Get local stories you won't find anywhere else right to your inbox.
Sign up here

Just Posted

An armed officer walks outside Cerwydden Care on Cowichan Lake Road near Skinner Road Wednesday, April 14 around 5:30 p.m.
Trickster author Eden Robinson will be reading from her new book during an online conversation hosted by the Vancouver Island Regional Library on April 23. (Red Works Photography)
A&E column: Music, art, fundraising and renowned author

What’s going on in Cowichan Valley arts and entertainment

Members of Royal Canadian Legion Branch 53 gathered at the Duncan Cenotaph on April 9 to commemorate the First World War Battle of Vimy Ridge. (Robert Barron/Citizen)
Cowichan Valley veterans remember Battle of Vimy Ridge

Members of Royal Canadian Legion Branch 53 gather at Duncan Cenotaph

City workers from Duncan were busy recently putting up street signs in both Hul’q’umi’num’ and English. (Submitted photo)
Hul’q’umi’num signs installed in downtown Duncan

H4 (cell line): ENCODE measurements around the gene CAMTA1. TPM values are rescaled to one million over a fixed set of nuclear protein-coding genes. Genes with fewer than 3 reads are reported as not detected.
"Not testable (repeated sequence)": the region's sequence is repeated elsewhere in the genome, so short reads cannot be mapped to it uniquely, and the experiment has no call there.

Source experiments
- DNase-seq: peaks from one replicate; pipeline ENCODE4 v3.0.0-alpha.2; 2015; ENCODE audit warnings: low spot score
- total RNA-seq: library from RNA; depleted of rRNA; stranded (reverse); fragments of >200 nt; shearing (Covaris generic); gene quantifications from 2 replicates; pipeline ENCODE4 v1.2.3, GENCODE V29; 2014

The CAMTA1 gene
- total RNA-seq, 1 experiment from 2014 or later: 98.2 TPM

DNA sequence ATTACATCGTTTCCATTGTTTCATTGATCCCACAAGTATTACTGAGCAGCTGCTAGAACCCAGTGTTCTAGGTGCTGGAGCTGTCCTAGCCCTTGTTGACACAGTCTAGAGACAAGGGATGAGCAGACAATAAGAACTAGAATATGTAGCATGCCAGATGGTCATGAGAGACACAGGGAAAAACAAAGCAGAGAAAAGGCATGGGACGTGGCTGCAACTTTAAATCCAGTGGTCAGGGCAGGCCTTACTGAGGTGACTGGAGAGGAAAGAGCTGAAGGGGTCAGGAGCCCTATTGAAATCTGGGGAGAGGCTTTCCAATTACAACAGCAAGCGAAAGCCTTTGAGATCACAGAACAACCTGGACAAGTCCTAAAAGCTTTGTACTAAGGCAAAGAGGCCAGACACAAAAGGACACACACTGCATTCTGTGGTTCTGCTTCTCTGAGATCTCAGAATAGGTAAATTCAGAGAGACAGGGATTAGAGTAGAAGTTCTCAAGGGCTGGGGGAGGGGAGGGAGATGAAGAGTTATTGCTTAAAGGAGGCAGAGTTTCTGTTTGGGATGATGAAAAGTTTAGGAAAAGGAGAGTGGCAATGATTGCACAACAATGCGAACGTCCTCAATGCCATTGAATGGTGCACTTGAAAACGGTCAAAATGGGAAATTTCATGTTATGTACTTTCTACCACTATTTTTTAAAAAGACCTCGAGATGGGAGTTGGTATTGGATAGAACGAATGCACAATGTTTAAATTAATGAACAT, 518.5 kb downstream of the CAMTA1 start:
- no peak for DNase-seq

Project a partnership between City of Duncan, DDBIA and Cowichan Tribes

Crofton Fire Department members on the scene of Twin Gables fire in February of 2020. (Photo by Don Bodger)
Citizens’ group calls for action at Crofton’s Twin Gables Motel

Crofton waterfront site called an eyesore and a nuisance property

Demonstrators at the legislature on April 14 called on the province to decriminalize drug possession and provide widespread access to regulated safe supply across B.C. (Jake Romphf/News Staff)
Rally calls for decriminalization, safe supply on 5th anniversary of overdose emergency declaration

From 2016 to the end of February, 7,072 British Columbians died due to overdose

(Government of Canada)
Liberal MP caught stark naked during House of Commons video conference

William Amos, in Quebec, appeared on the screens of his fellow members of Parliament completely naked